So are there any differences between catching the HBL using the MFP or the 68000’s interrupts? There are indeed: internally, different clocks are responsible for passing the signals along, and this explains the first important difference: The MFP’s Timer B HBL triggers quite a bit earlier, even before the visible area of the border, which is why the example code here has stable colors.

The $68 HBL triggers a bit later, well into the visible part of the screen, and it is less stable. The other main difference is that the MFP only fires on lines where the Shifter is displaying graphics (so if no borders are opened, only the normal 200 lines), but the $68 fires every time the Shifter starts a new scanline, regardless of whether that line is in the border area or not.

In the example code in this document we set SR to $2700 to shut down all interrupts. The “7” is the interrupt level, meaning only interrupts with a level higher than 7 are allowed to fire - and there are no higher levels of interrupt in the 68000.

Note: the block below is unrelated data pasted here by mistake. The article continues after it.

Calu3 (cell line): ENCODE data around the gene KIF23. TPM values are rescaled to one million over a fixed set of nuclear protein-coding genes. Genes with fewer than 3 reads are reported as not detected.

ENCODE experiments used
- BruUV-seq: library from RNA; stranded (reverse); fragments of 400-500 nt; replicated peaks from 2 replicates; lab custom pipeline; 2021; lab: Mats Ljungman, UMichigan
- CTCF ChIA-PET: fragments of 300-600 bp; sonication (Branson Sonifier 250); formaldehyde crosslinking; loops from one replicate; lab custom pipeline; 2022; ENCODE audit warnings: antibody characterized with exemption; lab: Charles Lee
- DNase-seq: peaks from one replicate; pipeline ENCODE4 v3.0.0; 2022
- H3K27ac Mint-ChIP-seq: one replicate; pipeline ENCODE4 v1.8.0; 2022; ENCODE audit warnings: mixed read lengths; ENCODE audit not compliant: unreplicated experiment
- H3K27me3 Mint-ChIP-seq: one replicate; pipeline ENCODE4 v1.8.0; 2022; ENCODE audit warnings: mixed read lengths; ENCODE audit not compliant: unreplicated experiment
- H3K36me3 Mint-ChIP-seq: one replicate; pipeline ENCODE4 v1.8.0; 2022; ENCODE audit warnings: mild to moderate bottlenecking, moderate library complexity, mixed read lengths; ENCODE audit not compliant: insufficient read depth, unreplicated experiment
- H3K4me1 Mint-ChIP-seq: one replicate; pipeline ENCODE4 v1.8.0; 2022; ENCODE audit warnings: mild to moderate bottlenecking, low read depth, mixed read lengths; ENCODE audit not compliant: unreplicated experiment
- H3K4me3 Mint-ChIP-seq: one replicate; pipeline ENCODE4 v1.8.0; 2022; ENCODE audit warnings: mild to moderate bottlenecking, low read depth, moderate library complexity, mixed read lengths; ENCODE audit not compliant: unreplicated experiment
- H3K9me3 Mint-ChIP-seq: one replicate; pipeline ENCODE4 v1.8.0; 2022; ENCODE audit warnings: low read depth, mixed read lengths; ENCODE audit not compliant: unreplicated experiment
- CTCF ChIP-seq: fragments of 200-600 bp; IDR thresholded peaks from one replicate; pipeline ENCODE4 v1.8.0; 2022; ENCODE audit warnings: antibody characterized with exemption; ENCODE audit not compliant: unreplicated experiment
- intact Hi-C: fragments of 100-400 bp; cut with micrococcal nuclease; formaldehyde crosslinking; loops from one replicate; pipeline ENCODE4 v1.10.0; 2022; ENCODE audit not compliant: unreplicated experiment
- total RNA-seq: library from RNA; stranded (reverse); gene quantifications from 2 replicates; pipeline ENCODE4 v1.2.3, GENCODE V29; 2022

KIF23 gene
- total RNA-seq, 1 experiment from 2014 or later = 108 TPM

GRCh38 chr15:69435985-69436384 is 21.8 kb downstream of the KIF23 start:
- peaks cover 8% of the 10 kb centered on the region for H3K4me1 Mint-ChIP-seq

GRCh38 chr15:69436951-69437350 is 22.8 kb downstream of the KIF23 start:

When we are done setting up timers and vectors, we set SR to $2300 - the “3” indicating only interrupt levels 4 and up are allowed to fire. On an ST, that means the only 68000 interrupts allowed are VBLANK, the MFP and NMI (non-maskable interrupt) - not the HBLANK.

Oh, and in case it’s not obvious: In the example code in this document, I’m shutting down Timers A, C and D as well as the ACIA in order to save CPU time (an interrupt takes a number of cycles) and to prevent the raster colors to “go wobbly” (technical term).

Excellence in Art

Self-taught masturbator